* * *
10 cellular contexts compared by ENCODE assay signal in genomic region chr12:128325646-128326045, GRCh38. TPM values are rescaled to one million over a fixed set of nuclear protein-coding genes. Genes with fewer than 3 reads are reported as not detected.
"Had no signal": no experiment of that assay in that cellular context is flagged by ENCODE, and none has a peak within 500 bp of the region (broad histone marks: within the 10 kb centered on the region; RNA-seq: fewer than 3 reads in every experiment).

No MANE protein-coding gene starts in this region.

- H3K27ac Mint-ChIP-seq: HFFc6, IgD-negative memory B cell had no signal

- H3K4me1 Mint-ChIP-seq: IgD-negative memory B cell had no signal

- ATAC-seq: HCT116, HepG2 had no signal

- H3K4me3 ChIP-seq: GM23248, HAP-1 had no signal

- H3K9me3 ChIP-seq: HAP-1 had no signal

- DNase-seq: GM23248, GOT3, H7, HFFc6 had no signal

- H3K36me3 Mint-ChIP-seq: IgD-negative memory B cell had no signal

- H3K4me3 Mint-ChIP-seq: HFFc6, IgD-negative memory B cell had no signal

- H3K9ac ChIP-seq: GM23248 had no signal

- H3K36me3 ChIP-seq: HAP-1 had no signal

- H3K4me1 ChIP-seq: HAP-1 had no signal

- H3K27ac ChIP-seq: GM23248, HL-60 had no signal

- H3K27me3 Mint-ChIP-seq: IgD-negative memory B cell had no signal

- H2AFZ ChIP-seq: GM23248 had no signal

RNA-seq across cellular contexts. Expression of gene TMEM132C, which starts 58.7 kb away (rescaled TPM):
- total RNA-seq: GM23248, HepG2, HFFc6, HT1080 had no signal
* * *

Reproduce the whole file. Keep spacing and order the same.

10 cellular contexts compared by ENCODE assay signal in genomic region chr12:128325646-128326045, GRCh38. TPM values are rescaled to one million over a fixed set of nuclear protein-coding genes. Genes with fewer than 3 reads are reported as not detected.
"Had no signal": no experiment of that assay in that cellular context is flagged by ENCODE, and none has a peak within 500 bp of the region (broad histone marks: within the 10 kb centered on the region; RNA-seq: fewer than 3 reads in every experiment).

No MANE protein-coding gene starts in this region.

- H3K27ac Mint-ChIP-seq: HFFc6, IgD-negative memory B cell had no signal

- H3K4me1 Mint-ChIP-seq: IgD-negative memory B cell had no signal

- ATAC-seq: HCT116, HepG2 had no signal

- H3K4me3 ChIP-seq: GM23248, HAP-1 had no signal

- H3K9me3 ChIP-seq: HAP-1 had no signal

- DNase-seq: GM23248, GOT3, H7, HFFc6 had no signal

- H3K36me3 Mint-ChIP-seq: IgD-negative memory B cell had no signal

- H3K4me3 Mint-ChIP-seq: HFFc6, IgD-negative memory B cell had no signal

- H3K9ac ChIP-seq: GM23248 had no signal

- H3K36me3 ChIP-seq: HAP-1 had no signal

- H3K4me1 ChIP-seq: HAP-1 had no signal

- H3K27ac ChIP-seq: GM23248, HL-60 had no signal

- H3K27me3 Mint-ChIP-seq: IgD-negative memory B cell had no signal

- H2AFZ ChIP-seq: GM23248 had no signal

RNA-seq across cellular contexts. Expression of gene TMEM132C, which starts 58.7 kb away (rescaled TPM):
- total RNA-seq: GM23248, HepG2, HFFc6, HT1080 had no signal